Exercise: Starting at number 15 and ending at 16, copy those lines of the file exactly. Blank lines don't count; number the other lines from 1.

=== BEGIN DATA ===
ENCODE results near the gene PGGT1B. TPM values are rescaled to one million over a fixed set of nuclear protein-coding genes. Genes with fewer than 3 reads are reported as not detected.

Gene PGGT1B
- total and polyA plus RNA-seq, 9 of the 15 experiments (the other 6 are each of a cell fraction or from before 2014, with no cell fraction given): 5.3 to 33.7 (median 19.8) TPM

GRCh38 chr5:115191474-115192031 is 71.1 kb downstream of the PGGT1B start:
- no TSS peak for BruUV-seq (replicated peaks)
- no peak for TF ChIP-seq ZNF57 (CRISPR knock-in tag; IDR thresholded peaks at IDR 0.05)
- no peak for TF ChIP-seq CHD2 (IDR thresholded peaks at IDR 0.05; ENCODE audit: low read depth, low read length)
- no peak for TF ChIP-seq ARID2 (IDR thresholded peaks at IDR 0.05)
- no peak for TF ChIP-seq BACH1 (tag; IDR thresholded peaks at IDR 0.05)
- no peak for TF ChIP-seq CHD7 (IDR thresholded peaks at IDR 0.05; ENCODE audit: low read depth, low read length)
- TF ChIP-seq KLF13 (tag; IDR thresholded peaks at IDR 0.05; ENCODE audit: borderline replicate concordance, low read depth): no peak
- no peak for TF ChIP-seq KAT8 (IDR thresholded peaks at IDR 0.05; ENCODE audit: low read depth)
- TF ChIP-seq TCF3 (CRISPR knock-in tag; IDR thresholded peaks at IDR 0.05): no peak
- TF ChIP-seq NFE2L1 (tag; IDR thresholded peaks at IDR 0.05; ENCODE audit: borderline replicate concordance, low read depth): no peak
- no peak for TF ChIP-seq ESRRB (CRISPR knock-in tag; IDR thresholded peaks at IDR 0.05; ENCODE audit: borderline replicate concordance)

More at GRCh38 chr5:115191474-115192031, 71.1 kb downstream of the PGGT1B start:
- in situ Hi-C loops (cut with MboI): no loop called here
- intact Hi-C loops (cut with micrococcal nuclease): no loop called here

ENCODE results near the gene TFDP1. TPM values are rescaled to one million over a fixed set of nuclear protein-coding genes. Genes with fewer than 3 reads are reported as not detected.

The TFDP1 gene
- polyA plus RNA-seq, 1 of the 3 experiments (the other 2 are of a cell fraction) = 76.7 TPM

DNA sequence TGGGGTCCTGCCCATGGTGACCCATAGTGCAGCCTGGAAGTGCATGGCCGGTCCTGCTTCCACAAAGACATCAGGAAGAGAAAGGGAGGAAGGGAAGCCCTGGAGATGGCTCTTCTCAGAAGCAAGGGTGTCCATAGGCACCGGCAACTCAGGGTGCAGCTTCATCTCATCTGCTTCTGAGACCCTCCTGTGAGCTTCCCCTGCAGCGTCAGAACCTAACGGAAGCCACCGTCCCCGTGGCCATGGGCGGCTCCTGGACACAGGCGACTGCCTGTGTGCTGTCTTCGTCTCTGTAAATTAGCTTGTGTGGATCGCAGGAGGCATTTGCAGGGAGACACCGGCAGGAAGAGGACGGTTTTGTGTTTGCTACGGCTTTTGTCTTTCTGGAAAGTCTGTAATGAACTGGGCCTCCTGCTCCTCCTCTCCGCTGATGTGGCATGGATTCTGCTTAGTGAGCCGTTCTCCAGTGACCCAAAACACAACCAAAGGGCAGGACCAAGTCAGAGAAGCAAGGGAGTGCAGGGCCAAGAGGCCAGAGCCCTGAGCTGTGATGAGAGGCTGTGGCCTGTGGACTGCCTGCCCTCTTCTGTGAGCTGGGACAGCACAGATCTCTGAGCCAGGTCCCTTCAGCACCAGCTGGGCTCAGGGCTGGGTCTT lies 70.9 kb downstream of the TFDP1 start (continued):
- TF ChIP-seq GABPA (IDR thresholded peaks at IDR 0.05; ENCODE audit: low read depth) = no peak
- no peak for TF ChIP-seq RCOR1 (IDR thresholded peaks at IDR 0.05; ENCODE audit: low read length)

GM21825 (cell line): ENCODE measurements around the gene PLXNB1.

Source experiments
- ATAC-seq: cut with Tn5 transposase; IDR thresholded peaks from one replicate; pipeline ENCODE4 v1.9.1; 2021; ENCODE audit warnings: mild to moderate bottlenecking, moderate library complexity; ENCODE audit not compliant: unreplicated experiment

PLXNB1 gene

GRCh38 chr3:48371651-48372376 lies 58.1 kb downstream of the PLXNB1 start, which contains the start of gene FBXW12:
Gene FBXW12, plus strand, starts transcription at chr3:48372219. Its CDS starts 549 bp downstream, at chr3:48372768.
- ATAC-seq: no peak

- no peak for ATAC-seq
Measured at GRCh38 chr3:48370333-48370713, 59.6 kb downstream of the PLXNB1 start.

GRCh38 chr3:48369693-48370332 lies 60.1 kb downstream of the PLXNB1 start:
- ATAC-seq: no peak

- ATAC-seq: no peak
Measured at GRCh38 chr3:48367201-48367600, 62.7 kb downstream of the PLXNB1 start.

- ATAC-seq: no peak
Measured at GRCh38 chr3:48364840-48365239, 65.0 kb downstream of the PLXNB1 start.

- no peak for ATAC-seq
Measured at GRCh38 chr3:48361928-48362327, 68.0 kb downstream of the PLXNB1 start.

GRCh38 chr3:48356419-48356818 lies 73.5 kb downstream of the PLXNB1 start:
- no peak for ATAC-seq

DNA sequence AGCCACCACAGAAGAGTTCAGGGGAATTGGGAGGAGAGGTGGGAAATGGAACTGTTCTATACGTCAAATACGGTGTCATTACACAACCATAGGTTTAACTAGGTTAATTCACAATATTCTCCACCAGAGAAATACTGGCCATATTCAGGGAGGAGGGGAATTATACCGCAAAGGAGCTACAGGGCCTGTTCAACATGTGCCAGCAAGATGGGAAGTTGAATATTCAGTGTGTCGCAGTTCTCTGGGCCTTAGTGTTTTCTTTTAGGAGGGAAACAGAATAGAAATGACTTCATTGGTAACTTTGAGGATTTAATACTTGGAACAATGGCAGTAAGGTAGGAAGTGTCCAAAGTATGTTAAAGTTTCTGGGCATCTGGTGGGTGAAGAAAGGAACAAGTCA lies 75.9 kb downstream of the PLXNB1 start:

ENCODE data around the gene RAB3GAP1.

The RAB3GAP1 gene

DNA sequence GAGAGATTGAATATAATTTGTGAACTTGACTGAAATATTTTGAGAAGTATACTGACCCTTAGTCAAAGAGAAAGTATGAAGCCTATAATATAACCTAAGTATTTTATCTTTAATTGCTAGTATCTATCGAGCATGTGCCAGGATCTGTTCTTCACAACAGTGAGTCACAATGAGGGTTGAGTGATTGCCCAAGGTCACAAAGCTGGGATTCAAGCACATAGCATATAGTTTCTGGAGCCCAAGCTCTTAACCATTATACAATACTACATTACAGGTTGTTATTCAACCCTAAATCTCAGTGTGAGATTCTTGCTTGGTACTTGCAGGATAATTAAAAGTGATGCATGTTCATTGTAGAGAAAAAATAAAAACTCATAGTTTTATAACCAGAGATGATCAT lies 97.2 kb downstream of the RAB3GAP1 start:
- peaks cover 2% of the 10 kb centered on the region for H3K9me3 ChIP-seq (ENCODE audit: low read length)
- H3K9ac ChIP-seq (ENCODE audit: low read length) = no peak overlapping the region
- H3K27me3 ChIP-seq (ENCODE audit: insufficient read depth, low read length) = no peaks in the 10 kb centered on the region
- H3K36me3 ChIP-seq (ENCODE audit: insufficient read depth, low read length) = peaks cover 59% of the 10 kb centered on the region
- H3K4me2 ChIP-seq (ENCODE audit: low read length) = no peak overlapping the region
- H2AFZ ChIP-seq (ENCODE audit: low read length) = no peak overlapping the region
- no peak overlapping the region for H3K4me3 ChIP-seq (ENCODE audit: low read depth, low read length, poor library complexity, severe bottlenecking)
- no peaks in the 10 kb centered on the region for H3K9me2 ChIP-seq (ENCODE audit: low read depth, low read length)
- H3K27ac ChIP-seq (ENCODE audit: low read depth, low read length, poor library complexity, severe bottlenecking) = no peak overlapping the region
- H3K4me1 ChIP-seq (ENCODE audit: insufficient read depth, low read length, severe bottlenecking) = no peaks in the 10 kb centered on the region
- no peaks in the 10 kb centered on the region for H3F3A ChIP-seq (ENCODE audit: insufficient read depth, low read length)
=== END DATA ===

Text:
- no peak for TF ChIP-seq ESRRB (CRISPR knock-in tag; IDR thresholded peaks at IDR 0.05; ENCODE audit: borderline replicate concordance)

More at GRCh38 chr5:115191474-115192031, 71.1 kb downstream of the PGGT1B start: